About 20 BCE the emperor Augustus created the Cursus publicus, the courier service of the Roman empire, to transport messages, officials, and tax revenues from one province to another. Though Augustus based the Roman system on the Persian model of relay riders passing a message from one courier to the next, he switched to a system in which one man made the entire journey carrying the message. This had the advantage of enabling the messenger to be questioned regarding additional information, and it may have provided additional security. However, it also slowed down the speed of communication.
Various authorities have estimated that the average speed of a messenger over the Roman road system was about 50 miles per day—a substantial reduction in speed from the relay methods used by the Persian Empire. The riders may have used light carriages called rhedæ with fast horses. Additionally, there was another slower service equipped with two-wheeled carts (birolæ) pulled by oxen. This slower service was reserved for government correspondence.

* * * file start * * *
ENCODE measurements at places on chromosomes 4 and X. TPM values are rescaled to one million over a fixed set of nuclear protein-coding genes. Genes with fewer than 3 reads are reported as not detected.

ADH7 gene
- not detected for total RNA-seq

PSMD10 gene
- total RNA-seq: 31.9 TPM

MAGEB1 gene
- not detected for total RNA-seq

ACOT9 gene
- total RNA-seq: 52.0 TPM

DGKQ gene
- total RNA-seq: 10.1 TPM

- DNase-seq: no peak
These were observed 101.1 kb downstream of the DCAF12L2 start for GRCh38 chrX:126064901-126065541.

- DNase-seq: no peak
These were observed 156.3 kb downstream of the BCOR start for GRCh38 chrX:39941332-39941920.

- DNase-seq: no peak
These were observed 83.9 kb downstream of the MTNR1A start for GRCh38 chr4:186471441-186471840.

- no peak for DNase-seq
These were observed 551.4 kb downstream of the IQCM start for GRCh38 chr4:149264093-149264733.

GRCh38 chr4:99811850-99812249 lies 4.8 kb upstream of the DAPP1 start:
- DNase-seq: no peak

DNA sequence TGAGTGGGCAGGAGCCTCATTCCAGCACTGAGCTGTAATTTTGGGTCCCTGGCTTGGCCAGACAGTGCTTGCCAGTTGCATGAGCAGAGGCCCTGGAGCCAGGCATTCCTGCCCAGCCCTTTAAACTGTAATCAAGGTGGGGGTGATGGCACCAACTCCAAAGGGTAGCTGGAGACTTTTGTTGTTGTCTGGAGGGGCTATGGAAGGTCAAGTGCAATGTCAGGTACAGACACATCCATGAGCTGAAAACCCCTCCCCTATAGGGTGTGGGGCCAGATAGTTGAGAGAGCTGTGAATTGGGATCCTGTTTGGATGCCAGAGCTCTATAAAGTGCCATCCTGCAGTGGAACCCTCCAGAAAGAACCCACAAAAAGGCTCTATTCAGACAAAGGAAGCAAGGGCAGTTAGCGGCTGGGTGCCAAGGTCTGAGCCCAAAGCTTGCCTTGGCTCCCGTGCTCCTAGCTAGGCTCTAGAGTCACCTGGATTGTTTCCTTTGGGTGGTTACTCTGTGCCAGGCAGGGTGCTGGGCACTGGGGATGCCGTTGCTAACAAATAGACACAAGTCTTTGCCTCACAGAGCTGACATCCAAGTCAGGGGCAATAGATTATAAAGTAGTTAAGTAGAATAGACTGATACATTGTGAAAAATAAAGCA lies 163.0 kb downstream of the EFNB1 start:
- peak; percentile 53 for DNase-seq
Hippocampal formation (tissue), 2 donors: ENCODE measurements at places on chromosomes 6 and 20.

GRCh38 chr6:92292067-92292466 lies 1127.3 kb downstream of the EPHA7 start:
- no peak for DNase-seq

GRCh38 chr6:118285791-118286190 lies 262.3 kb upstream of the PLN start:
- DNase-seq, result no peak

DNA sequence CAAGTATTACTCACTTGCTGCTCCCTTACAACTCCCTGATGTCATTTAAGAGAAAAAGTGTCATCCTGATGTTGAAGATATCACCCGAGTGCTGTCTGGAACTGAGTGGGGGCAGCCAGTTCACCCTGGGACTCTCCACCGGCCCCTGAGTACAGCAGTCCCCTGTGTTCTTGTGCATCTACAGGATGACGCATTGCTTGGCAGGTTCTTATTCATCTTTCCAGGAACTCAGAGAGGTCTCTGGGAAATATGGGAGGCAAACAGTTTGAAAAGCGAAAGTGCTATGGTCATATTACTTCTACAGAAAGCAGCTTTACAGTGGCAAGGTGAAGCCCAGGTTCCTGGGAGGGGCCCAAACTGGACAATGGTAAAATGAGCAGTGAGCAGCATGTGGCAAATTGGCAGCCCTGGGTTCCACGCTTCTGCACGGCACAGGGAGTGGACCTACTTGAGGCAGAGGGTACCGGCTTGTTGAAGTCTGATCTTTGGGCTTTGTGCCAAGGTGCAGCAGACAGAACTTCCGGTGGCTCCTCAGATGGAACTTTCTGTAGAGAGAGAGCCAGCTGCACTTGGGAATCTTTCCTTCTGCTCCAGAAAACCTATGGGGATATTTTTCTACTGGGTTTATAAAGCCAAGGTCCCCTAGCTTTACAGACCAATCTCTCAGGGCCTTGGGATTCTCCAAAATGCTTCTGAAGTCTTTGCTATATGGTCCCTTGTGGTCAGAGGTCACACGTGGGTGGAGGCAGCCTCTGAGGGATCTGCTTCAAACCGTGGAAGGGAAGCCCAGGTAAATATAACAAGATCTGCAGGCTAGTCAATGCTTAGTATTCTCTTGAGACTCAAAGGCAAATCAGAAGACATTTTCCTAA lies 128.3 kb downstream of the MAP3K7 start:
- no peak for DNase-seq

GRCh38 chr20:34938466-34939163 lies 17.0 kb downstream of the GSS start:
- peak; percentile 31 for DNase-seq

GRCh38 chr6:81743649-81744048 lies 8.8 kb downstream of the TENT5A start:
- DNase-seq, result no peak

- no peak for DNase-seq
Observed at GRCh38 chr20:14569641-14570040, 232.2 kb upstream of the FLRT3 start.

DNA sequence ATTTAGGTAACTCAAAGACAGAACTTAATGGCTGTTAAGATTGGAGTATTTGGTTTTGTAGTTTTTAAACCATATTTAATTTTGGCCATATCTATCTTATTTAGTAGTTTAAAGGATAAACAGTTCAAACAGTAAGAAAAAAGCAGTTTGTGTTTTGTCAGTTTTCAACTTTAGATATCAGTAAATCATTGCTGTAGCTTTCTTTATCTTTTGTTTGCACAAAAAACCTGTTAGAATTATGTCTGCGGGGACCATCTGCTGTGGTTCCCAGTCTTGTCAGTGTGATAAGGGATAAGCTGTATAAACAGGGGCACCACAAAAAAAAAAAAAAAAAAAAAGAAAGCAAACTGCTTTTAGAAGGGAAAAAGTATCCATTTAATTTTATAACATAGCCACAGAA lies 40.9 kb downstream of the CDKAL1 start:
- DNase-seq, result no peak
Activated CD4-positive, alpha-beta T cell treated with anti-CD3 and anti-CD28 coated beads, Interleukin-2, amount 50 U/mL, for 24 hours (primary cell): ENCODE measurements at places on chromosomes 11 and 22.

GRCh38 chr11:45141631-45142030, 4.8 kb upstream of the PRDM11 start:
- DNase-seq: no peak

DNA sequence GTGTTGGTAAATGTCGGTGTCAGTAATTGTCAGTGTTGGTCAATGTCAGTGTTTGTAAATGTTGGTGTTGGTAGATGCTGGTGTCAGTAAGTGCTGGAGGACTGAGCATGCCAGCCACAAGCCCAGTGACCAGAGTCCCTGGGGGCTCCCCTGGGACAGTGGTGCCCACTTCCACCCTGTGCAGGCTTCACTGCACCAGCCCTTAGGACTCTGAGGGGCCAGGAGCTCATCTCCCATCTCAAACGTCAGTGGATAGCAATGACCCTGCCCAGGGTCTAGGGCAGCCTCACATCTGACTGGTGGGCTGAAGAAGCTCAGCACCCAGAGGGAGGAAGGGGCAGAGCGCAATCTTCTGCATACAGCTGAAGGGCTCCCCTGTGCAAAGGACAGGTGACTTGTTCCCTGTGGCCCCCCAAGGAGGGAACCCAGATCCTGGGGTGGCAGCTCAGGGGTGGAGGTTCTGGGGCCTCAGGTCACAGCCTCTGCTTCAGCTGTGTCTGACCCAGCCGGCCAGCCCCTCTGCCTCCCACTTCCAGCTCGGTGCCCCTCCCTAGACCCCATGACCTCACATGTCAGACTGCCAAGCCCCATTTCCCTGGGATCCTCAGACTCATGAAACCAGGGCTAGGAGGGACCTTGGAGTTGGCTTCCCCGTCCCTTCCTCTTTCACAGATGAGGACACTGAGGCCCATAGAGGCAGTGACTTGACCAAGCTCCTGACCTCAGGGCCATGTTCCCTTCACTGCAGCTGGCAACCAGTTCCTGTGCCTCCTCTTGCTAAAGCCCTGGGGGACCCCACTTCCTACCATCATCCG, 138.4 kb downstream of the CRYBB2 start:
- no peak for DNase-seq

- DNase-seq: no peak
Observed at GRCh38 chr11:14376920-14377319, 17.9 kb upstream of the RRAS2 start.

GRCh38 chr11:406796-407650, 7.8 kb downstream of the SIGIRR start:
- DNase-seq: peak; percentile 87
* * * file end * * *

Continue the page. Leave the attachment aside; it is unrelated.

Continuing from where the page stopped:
It has also been estimated from surviving accounts of Roman voyages that the fastest Roman ships sailed at five knots or 120 miles per day in good weather, and two knots or 50 miles per day in unfavorable weather.